The brain is the most complex organ in the body, and is responsible for producing our every memory, emotion, thought and action. When something goes wrong in the brain, the effects can be devastating, not just for the injured person, but also for their family and friends.
All too often, injuries occur to the brain which could have been prevented. We commonly see cases where there has been a delay in diagnosis of a brain condition, such as encephalitis, stroke, meningitis or non-malignant brain tumour.
Encephalitis is inflammation of the brain. It is often caused when viruses travel to the brain and infect it, or when the body’s own immune system attacks the brain. Common symptoms of encephalitis include:
- Aching muscles and joints
- Changes in personality and behaviour
- Difficulty speaking
- Weakness or loss of sensation in some parts of the body
- Vision problems or involuntary eye movements
- Loss of consciousness
Stroke occurs when the blood supply to part of the brain is cut off, causing injury to the brain.
Red flag symptoms of stroke include:
- Nausea and vomiting
- Numbness or weakness in the limbs (especially on one side of the body)
- Difficulty speaking or slurred speech
- Loss of vision or blurred eyesight in one or both eyes
- Loss of balance or coordination
- Sudden severe headache with no known cause
Meningitis is inflammation of the protective membranes that surround the brain and spinal cord. The inflammation is usually caused by infection with viruses or bacteria.
Common symptoms of meningitis include:
- Cold hands/feet
- Neck stiffness
- Confusion or altered consciousness
- Inability to tolerate light or loud noises.
Young children do not always show these signs. They often exhibit only non-specific symptoms, such as drowsiness, irritability or poor feeding.
Non-malignant brain tumour
A benign (non-cancerous/malignant) brain tumour is an abnormal growth in the brain that does not invade the surrounding brain tissue or spread to the spinal cord. Non-cancerous brain tumours tend to stay in one place however it can grow in size.
Common symptoms of non-malignant brain tumour include:
- new, persistent headaches.
- seizures (epileptic fits)
- persistent nausea, vomiting and drowsiness.
- mental or behavioural changes, such as changes in personality.
- weakness or paralysis, vision problems, hearing problems or speech problems.
- drowsiness, depression, decreased cardiac and respiratory function.
Symptoms vary depending on the size and location of the tumour. Children may experience symptoms differently.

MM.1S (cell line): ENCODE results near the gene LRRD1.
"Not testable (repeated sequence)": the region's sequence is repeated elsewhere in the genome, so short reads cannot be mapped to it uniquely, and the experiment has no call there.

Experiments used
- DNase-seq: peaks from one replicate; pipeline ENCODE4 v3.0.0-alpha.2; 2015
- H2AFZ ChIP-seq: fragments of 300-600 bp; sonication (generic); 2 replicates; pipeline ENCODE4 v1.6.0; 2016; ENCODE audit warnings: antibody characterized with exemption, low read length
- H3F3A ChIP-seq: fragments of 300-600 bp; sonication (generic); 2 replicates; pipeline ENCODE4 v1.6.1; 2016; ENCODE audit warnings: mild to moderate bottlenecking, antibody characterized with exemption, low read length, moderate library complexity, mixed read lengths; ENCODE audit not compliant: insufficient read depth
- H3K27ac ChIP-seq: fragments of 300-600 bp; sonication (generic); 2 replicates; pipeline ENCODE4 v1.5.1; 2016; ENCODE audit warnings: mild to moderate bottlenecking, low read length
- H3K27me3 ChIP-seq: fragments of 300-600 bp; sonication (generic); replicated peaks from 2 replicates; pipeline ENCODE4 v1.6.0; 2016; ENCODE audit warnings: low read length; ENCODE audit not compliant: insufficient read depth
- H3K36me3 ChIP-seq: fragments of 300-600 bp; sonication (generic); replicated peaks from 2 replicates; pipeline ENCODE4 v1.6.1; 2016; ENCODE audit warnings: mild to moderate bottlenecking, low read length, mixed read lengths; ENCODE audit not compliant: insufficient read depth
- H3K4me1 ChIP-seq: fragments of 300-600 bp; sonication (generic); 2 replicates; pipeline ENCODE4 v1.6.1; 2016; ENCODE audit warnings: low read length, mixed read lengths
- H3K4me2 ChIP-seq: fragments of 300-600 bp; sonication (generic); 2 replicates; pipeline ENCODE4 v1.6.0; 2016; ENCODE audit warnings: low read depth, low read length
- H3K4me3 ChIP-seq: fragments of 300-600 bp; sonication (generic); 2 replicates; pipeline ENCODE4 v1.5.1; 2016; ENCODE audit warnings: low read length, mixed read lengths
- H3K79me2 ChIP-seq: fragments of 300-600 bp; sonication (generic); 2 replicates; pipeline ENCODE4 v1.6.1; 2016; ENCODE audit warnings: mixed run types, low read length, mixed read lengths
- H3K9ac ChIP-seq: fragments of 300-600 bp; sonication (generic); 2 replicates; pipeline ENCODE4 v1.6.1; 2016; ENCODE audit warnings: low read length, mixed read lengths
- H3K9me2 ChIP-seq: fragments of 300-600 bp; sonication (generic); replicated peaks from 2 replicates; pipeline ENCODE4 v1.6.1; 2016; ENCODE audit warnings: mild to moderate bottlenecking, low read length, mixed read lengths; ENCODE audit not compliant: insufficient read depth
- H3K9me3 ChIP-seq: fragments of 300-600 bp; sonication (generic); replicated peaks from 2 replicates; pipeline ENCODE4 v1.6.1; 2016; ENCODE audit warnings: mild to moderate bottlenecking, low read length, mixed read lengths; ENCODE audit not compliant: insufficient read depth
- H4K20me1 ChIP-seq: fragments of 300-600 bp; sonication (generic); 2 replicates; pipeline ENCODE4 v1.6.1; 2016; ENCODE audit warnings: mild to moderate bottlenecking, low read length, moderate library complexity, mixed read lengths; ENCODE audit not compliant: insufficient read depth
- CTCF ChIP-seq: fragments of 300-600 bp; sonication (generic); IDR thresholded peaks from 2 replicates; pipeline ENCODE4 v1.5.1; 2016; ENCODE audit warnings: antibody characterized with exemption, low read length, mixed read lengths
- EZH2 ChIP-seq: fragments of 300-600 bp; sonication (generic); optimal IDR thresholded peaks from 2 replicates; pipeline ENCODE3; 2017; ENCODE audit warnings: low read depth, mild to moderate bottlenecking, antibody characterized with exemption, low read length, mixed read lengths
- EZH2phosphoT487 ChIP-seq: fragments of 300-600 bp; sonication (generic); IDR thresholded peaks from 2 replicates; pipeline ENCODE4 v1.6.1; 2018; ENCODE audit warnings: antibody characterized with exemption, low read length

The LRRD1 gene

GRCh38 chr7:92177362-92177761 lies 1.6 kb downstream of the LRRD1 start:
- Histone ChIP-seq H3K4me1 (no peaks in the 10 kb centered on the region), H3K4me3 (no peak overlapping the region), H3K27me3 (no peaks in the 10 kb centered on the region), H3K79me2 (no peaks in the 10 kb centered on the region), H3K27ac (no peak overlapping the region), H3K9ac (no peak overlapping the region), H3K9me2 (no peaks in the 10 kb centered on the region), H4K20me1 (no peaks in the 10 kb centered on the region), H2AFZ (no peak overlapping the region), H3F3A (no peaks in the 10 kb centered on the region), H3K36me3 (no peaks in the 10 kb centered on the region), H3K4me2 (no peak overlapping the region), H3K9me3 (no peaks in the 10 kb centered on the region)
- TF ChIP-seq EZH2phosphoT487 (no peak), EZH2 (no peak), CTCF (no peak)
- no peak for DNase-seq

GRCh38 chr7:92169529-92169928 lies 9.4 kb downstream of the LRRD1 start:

Brain conditions and medical negligence
Regardless of the brain condition, it is vital that it is diagnosed and treated at the earliest opportunity if permanent damage is to be minimised.
You may have a legal claim for compensation if you have suffered any of the following situations:
- A medical professional (e.g. GP, hospital staff) fails to suspect a brain condition, despite noting the red flag symptoms – leading to a delay in diagnosis;
- A medical professional misdiagnoses your condition, leading to a delay in diagnosis;
- A medical professional correctly diagnoses your condition but fails to provide the appropriate treatment – allowing the condition to worsen.
Early diagnosis and appropriate treatment are crucial to giving patients who have suffered a brain condition the best chance to make a good recovery. If any of these conditions are left untreated, the consequences can be irreparable.
How we can help
At Bolt Burdon Kemp, we have vast experience dealing with these types of claims. Our specialist brain injury solicitors know what to look for when making a claim relating to a delay in diagnosis of encephalitis, stroke, meningitis, or non-malignant brain tumour. We will fight to obtain the compensation you deserve so that you and your family can have some security for the future.
We recognise that early rehabilitation and intervention is key to improving quality of life. Where a Defendant has accepted responsibility for causing a brain injury, we focus on seeking interim payments of compensation. These payments, which are made before the claim is settled, can be used to pay for treatment, therapies, care, equipment or adaptations to your home.
We also have close links with treatment and rehabilitation providers, case managers and organisations who can offer support to you and your family.